The typical processional was formalized here: parade marshal, flag bearers, performers in folk costumes and court members were ushered through the audience and up the central steps onto the stage. Afterward, the queen and court exited to an adjoining room where the audience congratulated them, and a volunteer crew pushed all the chairs under the stage to transform the ballroom for dancing. A band took the stage, the queen, court and escorts had their initial dance, and everyone took to the floor for both modern dances and old Swedish folk dances. This after-party became a contemporary dance party of the 40s and 50 era, with all the latest tunes.

Another transition
By the mid-1960s, the auditorium was sold to become a cineplex and our Midsummer transitioned again. A younger group of SAPL officers, who had grown up in Sveadal, recommended we save money and transfer the tradition to the league’s cultural heritage site, the same place where in 1926 a huge multitude of Swedes had gathered when the Crown Prince and Princess dedicated it.
So, in 1967, Charlotte Peterson served as the last queen in the auditorium, and a week later she and her court repeated the program in Sveadal, where it has been ever since.
Sveadal is a couple hours’ drive from San Francisco and the East Bay where many of the clubs and people lived at the time, but during the postwar years, bridges, highways, the family car and road trips all became typical, as did commuting. Now Sveadal was within reach of everyone.
That first Midsummer in Sveadal changed the nature of the program and festivity, not merely the location. A low stage and performing platform was temporarily erected on the semi-circular lawn in front of the original clubhouse near the towering 400-year-old Olsson Oak. For some years the court and stage were lit directly by the hot sun. Gradually pity was taken on the court and performers, and the stage was moved to a shady nook at a corner of the lawn.

More significant changes
In the early 80s we invited Swedish gift shop merchants to form a village marketplace (marknad). Over the years there have even been moose sandwiches and Swedish flavored ice creams; now the Midsummer cafe, run by the Sayegh-Massey family, quenches the hunger and thirst of all those who need more than they packed in their picnic baskets.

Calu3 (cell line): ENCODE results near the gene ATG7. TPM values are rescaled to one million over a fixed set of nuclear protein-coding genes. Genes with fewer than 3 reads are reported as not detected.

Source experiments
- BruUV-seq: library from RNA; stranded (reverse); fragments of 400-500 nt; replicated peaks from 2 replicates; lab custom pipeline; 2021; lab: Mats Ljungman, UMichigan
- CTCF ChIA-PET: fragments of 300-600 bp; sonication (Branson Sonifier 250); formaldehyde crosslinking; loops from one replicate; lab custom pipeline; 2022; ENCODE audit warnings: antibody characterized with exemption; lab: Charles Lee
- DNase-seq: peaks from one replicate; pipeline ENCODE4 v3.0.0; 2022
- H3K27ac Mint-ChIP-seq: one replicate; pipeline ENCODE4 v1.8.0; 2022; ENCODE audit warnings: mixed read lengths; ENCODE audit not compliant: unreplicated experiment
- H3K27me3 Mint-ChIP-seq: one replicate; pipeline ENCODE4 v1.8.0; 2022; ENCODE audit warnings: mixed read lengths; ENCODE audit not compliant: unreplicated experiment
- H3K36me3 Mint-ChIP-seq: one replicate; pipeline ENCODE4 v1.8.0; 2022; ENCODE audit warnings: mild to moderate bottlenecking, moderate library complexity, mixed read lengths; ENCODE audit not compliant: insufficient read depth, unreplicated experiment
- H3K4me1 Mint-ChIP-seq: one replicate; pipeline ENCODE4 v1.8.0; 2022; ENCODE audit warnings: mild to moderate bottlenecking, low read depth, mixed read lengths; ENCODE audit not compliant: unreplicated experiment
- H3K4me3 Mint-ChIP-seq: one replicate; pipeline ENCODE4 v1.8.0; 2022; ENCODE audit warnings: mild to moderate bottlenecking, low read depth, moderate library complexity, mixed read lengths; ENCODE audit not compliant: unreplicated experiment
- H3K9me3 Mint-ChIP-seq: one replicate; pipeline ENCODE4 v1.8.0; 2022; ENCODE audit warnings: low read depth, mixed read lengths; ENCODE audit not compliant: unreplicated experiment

A big change came in 1993, a year before the festival’s centennial. The maypole was made of large PVC pipes anchored at the top with wires secured to the corner posts at the Old Dance Floor. Fred Nichelini and John E. Peterson were in charge of decorating it. Gradually John’s son-in-law, Ken Weissenborn, came on board and shortly thereafter Ted Olsson joined the crew. But in 1993 Gus Brolin led Ted on a tour under the new clubhouse. Gus proudly pointed to a flag pole which had survived the catastrophic fire that destroyed the old clubhouse. Ted said: “That’s not the old flagpole, Gus; that’s the new maypole!”
They went right to work creating a crossarm and soliciting John Spencer, a steel worker, to re-create the flagpole’s stanchion for a maypole in time for the 99th Midsummer festival. That year we raised the huge maypole for the first time on the Sports Lawn, had ringdances for children and danced around it with guidance from our leaders Britt O’Grady and Jan Nordin and traditional Swedish instruments played by accomplished musicians.
A third distinctive element was also formed at this time. The SAPL invited each of its clubs to host their own potluck smörgåsbords at a picnic area in a shaded area across the road from the clubhouse lawn. This always attracts people to meet each other from the different lodges and perhaps sample each other’s foods. Some now bring home-brewed akvavit, one was famously labelled “Majstång Sally,” parodying the song “Mustang Sally.”

Special celebrations
These Midsummer programs have not only celebrated our solstice traditions, but they’ve also observed various anniversaries. Following the patriotism implicit in the name “Swedish American Patriotic League,” these programs have observed significant occasions in both countries and for the larger Scandinavian communities, such as the bicentennial of the U.S. Declaration of Independence in 1976 (which occurred the same year as the 50th anniversary of Sveadal)and the bicentennial in 1983 of the Treaty of Amity and Commerce between the United States and Sweden, one of the earliest nations to recognize us.
SAPL celebrated the 90th anniversary of the birth of Dag Hammarskjöld, UN Secretary General and recipient posthumously of the UN Peace Prize. The league observed the establishment of the Nobel Prizes and Alfred Nobel’s life—with the wealth from his 355 patents and his international factories (including one in NYC and one in SF). Linnaeus, creator of the binomial classification system for plants and animals, was also memorialized.
In 1988 two major Midsummer celebrations were held in the Bay Area. That was the year of New Sweden ’88, the 350th anniversary of the founding of the North American colony of New Sweden, which became part of Delaware. A celebration was held in a glen of Golden Gate Park, and concluded (as do some Swedish celebrations) with the wedding of a Swedish couple. The next week, many of the same people participated in the Midsummer celebration at Sveadal.